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20th Anniversary
MB&F - 20 years, 10 minutes and 10 questions for  Max Büsser

MB&F 20 years, 10 minutes and 10 questions for Max Büsser

To celebrate its 20th anniversary, WorldTempus is taking 10 minutes at a time to talk to some of the major figures in the watchmaking world. We ask them how they got where they are today. The answers offer some revealing insights. On your marks...

Where were you 20 years ago?
I was in Geneva, launching the Opus 1 with Harry Winston. It was a particularly euphoric time of my life! It took me three years, from 1998 to 2000, to save Harry Winston’s watchmaking division. The following year, 2001, was to be the start of a wonderful adventure, but also the start of the craziness. You know how things turned out with MB&F! In a way, I was at the start of a voyage of discovery of myself.

What kind of watches did you wear at the time?
I think I probably wore a Harry Winston Excenter Timezone. There were plenty of other watches I fancied, but obviously I didn’t have the budget to match my ambitions!

And what were your ambitions, 20 years ago?
I was in the process of discovering that I had the ability to be a CEO, and to save a company. It was the end of one cycle and the beginning of the next. I was dreaming about launching something – something that would become MB&F. My father died a few months later, towards the end of 2001, and that was the trigger for me to commit to creating MB&F. 

What were your main interests at that time?
I didn’t really have any. Not because of a lack of ideas, just a lack of time. I was a complete workaholic. I worked 16 hours a day, and there simply wasn’t room for anything else.

20 years, 10 minutes and 10 questions for  Max Büsser

Maximilian Büsser © MB&F

Did you have any idea where you would end up 20 years later?
No, not yet. I was 34. I was just beginning to understand what I was capable of. Although I hadn’t had any management responsibilities with Jaeger-LeCoultre, my new position as CEO of Harry Winston showed me that I was capable of managing a company. My main ambition at that time was to prove to Mr Winston, who had recruited me, that I was worthy of the trust he had placed in me. And that’s what I did, to the best of my abilities.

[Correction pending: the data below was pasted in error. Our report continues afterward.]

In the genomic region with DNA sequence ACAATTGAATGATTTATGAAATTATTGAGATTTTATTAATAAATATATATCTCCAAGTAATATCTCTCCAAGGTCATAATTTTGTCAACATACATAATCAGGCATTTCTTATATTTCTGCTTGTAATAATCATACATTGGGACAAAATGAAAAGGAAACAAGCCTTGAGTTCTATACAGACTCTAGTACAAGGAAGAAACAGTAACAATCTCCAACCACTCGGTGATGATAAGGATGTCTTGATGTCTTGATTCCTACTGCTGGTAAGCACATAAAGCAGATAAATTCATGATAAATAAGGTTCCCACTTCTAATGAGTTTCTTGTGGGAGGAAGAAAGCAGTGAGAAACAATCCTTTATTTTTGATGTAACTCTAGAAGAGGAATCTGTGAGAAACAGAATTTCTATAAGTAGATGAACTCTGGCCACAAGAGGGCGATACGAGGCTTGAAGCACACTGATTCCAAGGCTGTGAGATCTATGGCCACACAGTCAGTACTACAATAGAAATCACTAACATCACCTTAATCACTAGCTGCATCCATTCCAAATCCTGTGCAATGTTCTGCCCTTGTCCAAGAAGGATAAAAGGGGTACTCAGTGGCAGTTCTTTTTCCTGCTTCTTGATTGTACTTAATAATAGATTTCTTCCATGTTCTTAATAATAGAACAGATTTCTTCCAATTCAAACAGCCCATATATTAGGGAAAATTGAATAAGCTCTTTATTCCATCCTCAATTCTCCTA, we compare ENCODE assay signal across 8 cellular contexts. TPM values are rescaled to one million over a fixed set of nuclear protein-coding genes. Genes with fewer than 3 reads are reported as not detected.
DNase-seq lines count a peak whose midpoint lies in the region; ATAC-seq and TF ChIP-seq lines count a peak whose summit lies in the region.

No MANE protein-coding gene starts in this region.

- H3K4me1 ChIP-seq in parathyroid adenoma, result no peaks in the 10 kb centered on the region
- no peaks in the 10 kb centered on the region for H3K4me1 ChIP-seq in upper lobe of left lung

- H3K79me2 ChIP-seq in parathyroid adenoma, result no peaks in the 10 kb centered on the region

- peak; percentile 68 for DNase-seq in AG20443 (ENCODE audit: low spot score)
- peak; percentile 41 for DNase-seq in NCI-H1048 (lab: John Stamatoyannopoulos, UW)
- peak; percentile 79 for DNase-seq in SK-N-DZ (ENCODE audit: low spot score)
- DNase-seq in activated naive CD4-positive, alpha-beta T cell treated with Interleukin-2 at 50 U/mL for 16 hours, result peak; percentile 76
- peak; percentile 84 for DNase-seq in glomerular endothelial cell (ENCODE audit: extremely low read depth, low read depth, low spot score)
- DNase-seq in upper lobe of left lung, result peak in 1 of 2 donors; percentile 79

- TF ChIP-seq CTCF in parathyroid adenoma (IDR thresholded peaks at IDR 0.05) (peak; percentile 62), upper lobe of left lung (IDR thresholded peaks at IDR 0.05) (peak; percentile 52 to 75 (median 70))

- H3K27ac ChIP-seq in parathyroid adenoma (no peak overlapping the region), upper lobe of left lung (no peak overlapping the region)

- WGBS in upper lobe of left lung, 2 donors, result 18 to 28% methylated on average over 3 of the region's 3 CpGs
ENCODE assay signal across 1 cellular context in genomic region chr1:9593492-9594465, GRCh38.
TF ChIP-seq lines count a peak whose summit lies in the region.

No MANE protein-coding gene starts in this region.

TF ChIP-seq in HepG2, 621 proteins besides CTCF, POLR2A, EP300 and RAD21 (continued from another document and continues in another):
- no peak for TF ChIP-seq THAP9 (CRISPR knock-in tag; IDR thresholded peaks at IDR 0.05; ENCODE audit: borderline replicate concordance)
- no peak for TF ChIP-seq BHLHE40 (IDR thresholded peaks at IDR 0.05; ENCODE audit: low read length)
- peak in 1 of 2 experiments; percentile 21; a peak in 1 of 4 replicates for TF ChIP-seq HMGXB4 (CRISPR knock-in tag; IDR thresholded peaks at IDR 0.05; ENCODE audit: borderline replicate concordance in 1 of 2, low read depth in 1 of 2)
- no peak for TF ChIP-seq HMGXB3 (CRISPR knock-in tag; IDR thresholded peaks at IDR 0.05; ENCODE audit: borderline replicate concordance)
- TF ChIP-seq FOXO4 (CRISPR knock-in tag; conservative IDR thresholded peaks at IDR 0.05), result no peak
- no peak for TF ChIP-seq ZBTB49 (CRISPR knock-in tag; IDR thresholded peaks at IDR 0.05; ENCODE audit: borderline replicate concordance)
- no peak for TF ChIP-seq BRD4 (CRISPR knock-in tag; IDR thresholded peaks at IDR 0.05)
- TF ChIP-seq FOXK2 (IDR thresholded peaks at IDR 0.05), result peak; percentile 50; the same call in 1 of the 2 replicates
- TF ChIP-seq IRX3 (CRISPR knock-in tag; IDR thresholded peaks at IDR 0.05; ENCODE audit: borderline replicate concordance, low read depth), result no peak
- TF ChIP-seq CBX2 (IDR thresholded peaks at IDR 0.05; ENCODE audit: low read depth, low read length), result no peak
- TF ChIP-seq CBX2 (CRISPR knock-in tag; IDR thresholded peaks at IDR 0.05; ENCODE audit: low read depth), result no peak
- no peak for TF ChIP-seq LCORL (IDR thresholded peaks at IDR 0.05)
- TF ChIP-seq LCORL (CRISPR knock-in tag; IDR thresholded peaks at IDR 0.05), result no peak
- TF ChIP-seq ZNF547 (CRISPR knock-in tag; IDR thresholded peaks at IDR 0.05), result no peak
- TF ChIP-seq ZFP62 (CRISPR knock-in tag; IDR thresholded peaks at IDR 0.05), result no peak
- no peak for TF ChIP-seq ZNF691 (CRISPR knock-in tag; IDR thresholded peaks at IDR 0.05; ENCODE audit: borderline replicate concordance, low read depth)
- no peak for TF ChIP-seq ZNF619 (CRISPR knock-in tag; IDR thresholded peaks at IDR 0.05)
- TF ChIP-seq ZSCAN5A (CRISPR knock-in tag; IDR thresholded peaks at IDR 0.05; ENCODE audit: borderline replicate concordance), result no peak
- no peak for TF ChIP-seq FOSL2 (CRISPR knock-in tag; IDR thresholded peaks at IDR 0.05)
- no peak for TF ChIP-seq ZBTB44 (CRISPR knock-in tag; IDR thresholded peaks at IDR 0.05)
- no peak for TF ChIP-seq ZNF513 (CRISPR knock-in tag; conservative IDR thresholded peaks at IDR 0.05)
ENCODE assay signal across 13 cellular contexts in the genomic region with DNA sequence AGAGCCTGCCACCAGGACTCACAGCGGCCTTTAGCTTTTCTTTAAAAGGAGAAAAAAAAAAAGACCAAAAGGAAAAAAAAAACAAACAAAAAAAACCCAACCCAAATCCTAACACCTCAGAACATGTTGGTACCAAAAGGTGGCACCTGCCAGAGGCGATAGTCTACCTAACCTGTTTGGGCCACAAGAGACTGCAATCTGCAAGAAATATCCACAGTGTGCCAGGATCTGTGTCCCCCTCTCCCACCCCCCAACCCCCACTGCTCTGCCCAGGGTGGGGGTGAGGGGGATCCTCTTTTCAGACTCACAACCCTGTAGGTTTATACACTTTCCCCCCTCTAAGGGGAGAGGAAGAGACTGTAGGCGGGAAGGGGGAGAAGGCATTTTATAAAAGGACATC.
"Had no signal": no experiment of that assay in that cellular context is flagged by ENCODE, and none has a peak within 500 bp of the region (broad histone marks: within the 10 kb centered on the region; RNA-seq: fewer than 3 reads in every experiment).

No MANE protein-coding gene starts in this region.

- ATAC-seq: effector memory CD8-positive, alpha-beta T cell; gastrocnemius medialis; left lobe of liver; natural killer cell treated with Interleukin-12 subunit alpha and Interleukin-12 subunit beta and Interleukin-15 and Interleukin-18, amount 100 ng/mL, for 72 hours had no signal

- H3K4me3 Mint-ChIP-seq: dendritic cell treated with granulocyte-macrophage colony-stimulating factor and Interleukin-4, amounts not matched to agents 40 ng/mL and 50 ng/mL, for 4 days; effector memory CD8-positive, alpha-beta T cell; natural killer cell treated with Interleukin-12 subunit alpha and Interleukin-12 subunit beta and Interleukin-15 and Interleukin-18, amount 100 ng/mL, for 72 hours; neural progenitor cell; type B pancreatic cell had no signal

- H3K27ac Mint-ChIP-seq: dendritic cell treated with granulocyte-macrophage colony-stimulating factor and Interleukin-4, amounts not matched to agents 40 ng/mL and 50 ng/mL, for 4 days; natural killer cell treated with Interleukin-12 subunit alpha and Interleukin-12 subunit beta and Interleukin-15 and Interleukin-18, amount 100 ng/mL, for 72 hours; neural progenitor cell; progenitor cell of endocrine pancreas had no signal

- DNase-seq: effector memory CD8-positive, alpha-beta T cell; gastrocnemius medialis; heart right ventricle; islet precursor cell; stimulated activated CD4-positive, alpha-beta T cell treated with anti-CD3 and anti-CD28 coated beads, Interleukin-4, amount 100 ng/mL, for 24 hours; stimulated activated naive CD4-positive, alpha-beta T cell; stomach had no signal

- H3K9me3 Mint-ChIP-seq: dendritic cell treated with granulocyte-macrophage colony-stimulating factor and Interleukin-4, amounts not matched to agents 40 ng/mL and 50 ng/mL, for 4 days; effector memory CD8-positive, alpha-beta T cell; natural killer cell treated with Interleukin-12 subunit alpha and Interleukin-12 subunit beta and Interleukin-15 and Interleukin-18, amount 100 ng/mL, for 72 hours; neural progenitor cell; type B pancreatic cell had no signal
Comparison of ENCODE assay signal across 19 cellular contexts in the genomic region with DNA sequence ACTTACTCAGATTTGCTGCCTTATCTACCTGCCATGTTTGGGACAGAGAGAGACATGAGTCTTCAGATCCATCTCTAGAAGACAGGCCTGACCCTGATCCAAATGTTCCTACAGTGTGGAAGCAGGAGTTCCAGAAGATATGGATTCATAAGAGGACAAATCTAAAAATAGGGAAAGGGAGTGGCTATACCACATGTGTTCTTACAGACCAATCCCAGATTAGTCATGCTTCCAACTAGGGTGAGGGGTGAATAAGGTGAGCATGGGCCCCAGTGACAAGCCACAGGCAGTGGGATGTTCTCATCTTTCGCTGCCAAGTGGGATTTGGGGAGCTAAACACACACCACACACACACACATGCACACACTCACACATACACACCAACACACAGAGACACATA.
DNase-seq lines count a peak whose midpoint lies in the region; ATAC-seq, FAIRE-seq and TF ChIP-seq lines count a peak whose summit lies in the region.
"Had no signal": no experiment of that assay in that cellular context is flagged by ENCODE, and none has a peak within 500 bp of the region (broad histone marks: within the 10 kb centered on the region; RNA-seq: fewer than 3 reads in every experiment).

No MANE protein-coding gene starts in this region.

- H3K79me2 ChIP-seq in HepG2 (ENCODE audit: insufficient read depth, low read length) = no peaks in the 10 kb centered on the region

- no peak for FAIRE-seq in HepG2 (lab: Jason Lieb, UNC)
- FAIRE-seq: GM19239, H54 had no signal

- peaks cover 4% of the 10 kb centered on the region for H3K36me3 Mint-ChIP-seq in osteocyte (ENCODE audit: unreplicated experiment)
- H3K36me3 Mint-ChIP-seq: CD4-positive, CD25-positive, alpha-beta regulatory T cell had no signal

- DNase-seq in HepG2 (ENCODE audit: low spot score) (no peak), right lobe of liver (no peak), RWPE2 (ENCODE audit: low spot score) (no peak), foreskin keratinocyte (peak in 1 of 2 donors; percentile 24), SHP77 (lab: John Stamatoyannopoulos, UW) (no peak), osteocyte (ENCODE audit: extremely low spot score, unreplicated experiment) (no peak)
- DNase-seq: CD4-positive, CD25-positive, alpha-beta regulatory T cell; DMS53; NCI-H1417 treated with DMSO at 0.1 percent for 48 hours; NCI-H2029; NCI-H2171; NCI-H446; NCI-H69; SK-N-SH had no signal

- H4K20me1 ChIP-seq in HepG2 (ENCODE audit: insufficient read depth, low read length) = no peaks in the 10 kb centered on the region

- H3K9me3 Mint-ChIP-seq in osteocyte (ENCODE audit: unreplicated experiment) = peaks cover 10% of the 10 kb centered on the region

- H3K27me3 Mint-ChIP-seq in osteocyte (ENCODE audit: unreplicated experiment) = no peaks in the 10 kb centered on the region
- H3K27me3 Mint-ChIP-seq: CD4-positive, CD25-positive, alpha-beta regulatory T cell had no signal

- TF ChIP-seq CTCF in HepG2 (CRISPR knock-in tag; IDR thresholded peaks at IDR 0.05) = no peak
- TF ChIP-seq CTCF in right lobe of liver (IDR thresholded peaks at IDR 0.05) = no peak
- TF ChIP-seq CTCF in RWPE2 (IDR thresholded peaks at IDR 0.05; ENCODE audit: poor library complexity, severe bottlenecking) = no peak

What has been your main achievement of the last 20 years? 
To have succeeded in creating a genuine balance between my professional and private life. Eight years ago, my first daughter was born. Four years ago, the second arrived. The fact that I found a balance between the craziness of running my own business, and my family life, is my main accomplishment of recent years. If I’d only talked about MB&F, half of my answer would have been missing. 

How has your personal life changed in the last 20 years?
There are two kinds of people in life: those who give and those who take. Twenty years ago, I was in the second category. Today, I’m happy to be one of the former. I’m a giver. 

In your opinion, what has been the biggest change in the watchmaking world, in the last 20 years? 
I think there has been an unprecedented polarisation between the big industrial watch manufacturers and the artisanal micro-brands. Before, there were many more brands that fell somewhere between the two. Today, you’re either one or the other. There’s virtually no middle ground.

What do you think is the best thing that could happen to watchmaking in the next 20 years?
I hope it rediscovers a taste for creativity. For me, that’s the most important thing. Today, it’s pretty obvious that other considerations have taken precedence.

Where do you think you might be in 20 years’ time?
Twenty years ago, I was a young man full of certainties. I blew them all out of the water! Today, the only thing I’m sure about is that I’m not sure of anything. And I love that! That 30-year-old man full of certainty has grown into a man who takes extraordinary pleasure in plotting his own course for the future.


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